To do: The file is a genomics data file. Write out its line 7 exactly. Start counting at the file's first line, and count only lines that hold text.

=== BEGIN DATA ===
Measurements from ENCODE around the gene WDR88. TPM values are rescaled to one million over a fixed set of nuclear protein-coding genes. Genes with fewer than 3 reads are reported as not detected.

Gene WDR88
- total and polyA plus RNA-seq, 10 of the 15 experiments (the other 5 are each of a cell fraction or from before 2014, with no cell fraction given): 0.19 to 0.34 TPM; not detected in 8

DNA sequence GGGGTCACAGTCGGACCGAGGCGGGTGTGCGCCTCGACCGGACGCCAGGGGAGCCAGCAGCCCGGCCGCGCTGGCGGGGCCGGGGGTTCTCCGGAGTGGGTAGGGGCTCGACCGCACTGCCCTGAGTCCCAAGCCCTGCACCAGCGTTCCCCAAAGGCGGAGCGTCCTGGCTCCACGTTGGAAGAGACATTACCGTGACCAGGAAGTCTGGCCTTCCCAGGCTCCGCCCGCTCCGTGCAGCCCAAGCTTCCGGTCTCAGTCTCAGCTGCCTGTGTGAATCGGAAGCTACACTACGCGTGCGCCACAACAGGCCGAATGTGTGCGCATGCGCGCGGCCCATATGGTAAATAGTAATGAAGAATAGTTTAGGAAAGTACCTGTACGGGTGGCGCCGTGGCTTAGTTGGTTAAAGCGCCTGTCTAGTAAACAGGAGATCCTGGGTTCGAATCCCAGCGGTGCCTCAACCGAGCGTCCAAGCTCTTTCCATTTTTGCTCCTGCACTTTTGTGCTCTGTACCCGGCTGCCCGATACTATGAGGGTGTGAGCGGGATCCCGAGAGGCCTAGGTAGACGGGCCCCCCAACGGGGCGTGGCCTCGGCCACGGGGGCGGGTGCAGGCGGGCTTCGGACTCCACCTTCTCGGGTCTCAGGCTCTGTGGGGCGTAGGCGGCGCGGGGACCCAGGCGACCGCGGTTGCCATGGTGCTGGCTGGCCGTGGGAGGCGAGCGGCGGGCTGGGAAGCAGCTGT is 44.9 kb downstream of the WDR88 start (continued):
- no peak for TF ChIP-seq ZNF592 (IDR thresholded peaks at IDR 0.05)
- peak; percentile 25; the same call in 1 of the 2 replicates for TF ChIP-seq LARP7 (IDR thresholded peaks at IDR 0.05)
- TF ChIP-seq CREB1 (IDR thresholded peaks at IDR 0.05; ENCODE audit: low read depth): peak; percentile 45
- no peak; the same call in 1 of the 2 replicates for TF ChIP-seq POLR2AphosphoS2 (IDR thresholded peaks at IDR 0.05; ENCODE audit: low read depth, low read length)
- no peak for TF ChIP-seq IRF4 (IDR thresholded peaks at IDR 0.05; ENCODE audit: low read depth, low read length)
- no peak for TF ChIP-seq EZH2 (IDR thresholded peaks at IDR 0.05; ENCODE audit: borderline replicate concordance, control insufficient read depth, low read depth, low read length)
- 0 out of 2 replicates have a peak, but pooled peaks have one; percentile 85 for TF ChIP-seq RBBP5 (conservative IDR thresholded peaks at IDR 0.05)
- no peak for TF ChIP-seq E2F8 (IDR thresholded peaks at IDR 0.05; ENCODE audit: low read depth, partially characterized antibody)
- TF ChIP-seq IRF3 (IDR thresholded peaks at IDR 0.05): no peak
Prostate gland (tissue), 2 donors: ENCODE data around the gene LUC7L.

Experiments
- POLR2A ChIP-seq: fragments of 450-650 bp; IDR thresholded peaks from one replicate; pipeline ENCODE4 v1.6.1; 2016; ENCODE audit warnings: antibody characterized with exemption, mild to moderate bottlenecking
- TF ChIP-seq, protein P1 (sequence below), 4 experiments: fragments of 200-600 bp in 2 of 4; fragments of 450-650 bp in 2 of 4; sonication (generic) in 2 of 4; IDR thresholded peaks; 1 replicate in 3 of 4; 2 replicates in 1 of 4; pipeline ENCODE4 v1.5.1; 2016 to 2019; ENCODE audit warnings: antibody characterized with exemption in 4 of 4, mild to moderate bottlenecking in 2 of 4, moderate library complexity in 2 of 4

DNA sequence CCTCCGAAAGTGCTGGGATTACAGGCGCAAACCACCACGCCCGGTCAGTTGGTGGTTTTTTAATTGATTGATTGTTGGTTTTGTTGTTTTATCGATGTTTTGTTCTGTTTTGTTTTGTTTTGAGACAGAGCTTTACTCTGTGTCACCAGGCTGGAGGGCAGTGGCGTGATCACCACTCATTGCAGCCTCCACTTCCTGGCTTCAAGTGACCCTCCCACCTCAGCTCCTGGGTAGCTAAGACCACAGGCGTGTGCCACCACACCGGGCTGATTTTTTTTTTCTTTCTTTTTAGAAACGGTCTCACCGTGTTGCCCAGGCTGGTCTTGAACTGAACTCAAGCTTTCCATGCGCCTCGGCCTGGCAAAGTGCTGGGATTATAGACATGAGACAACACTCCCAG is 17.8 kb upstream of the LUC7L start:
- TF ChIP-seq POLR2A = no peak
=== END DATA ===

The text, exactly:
- TF ChIP-seq CREB1 (IDR thresholded peaks at IDR 0.05; ENCODE audit: low read depth): peak; percentile 45